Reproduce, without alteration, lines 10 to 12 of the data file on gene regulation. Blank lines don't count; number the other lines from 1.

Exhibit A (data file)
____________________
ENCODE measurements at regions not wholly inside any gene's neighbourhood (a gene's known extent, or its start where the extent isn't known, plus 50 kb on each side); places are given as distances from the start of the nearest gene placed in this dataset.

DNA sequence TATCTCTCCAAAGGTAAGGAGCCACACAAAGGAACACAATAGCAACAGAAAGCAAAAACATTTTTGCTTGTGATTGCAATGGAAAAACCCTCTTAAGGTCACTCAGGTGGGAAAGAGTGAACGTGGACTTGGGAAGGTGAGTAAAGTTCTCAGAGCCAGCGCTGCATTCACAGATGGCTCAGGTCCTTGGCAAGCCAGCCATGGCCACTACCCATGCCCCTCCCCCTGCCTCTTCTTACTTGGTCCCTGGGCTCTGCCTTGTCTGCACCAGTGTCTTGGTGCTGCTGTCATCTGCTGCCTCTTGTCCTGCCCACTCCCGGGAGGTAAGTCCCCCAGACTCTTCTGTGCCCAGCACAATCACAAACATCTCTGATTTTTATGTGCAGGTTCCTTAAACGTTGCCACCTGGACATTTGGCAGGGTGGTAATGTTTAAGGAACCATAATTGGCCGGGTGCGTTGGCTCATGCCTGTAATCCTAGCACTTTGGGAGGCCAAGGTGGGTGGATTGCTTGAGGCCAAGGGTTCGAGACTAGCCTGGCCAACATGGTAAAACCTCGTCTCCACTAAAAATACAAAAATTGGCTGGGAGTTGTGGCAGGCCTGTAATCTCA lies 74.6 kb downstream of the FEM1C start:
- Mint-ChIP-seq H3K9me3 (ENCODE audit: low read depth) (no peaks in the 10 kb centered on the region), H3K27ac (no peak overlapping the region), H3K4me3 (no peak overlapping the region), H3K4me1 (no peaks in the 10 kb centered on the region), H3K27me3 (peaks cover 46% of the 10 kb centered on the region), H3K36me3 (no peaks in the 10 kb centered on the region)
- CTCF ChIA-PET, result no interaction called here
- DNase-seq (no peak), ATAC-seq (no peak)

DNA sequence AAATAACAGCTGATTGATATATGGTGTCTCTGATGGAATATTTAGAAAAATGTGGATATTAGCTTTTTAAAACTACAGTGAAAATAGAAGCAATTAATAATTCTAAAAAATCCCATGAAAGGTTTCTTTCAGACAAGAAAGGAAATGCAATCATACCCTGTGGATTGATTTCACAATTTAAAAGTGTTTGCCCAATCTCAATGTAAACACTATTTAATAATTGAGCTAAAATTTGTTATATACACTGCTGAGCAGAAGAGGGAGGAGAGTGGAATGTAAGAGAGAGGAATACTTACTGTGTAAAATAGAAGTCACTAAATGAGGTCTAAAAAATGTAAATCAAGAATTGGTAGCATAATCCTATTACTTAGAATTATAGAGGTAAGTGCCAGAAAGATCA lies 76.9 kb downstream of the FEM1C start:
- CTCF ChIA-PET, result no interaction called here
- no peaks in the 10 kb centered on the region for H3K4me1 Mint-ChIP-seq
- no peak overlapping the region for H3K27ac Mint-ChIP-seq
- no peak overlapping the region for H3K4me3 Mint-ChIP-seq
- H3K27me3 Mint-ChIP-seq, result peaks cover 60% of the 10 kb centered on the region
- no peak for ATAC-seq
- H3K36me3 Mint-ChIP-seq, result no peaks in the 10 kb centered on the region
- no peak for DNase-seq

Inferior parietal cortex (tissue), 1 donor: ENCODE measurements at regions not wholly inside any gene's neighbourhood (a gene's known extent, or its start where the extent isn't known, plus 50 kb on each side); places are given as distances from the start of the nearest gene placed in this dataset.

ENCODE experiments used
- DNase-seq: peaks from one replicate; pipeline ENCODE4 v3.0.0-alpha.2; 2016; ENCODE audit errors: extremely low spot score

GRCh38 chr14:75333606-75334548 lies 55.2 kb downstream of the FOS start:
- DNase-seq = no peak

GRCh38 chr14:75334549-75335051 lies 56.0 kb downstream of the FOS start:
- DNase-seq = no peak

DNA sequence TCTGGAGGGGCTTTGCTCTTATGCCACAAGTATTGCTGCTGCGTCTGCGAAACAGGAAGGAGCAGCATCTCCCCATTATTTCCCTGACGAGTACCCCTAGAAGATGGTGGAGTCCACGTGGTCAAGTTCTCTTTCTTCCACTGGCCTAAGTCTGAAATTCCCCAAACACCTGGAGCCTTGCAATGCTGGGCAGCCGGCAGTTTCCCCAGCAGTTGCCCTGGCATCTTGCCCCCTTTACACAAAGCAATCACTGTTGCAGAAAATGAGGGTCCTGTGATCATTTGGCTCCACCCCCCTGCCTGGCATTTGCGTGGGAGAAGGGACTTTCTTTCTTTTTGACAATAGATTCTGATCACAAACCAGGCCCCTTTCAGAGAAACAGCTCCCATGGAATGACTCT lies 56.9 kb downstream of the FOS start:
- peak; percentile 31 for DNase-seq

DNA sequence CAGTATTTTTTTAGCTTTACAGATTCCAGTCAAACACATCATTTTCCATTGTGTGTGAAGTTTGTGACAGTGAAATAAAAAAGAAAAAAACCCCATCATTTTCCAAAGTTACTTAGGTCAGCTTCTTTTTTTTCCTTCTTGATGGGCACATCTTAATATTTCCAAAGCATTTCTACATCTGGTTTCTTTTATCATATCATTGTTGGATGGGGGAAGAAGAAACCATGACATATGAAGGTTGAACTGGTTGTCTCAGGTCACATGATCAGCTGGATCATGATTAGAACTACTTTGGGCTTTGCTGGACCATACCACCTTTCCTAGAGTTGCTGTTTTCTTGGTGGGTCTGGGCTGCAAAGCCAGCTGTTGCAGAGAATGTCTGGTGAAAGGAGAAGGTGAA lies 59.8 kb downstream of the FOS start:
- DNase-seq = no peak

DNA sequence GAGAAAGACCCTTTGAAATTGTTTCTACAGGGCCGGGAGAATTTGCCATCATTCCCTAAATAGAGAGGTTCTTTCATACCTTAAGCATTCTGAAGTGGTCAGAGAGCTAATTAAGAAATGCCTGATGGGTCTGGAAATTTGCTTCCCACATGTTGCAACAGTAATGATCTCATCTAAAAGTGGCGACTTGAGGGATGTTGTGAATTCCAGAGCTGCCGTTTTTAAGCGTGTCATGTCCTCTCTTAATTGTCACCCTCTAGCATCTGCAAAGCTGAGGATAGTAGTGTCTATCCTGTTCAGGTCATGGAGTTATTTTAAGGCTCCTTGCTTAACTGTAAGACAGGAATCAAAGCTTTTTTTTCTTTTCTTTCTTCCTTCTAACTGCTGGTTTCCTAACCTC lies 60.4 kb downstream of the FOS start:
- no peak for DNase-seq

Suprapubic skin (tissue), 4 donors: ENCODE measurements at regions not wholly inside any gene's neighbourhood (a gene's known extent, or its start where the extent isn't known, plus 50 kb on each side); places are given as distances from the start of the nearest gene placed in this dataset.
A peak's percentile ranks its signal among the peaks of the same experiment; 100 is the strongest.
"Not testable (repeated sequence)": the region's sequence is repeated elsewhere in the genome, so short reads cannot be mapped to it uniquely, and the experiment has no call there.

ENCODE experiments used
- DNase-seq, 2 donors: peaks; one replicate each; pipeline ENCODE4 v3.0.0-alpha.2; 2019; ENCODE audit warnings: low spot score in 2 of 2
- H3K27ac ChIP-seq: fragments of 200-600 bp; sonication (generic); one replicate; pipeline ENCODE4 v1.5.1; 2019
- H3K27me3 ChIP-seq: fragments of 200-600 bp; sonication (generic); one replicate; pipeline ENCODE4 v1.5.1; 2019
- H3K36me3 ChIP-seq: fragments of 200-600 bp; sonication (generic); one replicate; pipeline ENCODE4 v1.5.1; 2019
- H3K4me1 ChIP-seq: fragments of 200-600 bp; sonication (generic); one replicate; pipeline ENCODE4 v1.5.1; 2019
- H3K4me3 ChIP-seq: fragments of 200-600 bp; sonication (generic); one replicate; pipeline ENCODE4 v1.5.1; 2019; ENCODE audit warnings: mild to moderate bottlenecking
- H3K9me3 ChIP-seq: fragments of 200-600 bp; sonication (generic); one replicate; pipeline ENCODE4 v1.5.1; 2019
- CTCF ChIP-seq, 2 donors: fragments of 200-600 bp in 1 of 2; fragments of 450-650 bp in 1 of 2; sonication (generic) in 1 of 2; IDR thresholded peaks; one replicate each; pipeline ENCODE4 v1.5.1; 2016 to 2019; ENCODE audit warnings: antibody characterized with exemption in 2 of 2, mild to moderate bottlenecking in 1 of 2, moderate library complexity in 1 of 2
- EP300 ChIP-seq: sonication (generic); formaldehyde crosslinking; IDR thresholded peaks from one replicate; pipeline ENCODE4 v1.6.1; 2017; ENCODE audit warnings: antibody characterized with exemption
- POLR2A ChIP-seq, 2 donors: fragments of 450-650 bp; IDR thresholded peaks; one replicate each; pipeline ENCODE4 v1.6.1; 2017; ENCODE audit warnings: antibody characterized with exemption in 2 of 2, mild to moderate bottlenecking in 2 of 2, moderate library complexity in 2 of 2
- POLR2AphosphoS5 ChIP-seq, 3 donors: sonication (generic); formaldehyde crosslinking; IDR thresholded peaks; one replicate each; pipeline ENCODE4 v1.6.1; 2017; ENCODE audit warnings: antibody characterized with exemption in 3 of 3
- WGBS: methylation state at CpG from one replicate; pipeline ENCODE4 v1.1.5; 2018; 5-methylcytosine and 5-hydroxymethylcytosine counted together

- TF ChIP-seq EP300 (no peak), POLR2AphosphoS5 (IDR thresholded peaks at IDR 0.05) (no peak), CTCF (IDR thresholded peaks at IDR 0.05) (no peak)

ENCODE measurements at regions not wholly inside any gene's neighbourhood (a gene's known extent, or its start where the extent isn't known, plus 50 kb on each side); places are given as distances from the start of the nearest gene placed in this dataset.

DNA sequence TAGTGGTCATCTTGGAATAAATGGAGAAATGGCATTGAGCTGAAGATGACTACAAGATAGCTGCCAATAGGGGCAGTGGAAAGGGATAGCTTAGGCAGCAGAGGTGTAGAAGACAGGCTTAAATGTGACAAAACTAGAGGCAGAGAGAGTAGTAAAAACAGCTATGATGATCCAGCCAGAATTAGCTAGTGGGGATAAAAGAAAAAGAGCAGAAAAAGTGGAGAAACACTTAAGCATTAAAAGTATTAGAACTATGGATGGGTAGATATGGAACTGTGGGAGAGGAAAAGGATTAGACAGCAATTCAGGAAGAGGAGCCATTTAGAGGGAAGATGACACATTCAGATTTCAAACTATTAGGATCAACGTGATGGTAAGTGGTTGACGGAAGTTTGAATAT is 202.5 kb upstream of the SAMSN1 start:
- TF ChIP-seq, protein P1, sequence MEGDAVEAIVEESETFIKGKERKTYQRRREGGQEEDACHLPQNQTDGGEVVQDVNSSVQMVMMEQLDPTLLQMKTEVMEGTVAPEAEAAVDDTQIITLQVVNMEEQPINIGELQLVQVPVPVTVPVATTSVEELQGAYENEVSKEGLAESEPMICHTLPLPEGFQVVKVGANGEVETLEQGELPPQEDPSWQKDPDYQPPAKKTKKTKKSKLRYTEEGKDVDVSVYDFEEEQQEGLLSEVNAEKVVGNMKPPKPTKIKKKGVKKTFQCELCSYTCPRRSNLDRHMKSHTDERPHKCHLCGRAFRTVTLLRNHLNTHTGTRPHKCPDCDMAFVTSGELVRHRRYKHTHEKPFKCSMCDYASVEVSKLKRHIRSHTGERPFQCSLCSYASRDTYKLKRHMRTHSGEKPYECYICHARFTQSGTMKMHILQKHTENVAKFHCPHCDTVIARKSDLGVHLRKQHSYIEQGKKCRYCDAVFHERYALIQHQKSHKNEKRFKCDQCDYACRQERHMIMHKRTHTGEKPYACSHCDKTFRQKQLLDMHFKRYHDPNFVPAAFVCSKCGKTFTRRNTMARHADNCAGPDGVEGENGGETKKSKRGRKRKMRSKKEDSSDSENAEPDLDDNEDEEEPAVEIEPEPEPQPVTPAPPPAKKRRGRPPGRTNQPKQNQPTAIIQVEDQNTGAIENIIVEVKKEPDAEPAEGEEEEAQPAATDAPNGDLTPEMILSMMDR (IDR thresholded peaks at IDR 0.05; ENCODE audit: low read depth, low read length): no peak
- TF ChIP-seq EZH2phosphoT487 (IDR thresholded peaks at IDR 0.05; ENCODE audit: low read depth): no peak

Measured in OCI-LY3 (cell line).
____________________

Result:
- no peak overlapping the region for H3K4me3 Mint-ChIP-seq
- H3K27me3 Mint-ChIP-seq, result peaks cover 60% of the 10 kb centered on the region
- no peak for ATAC-seq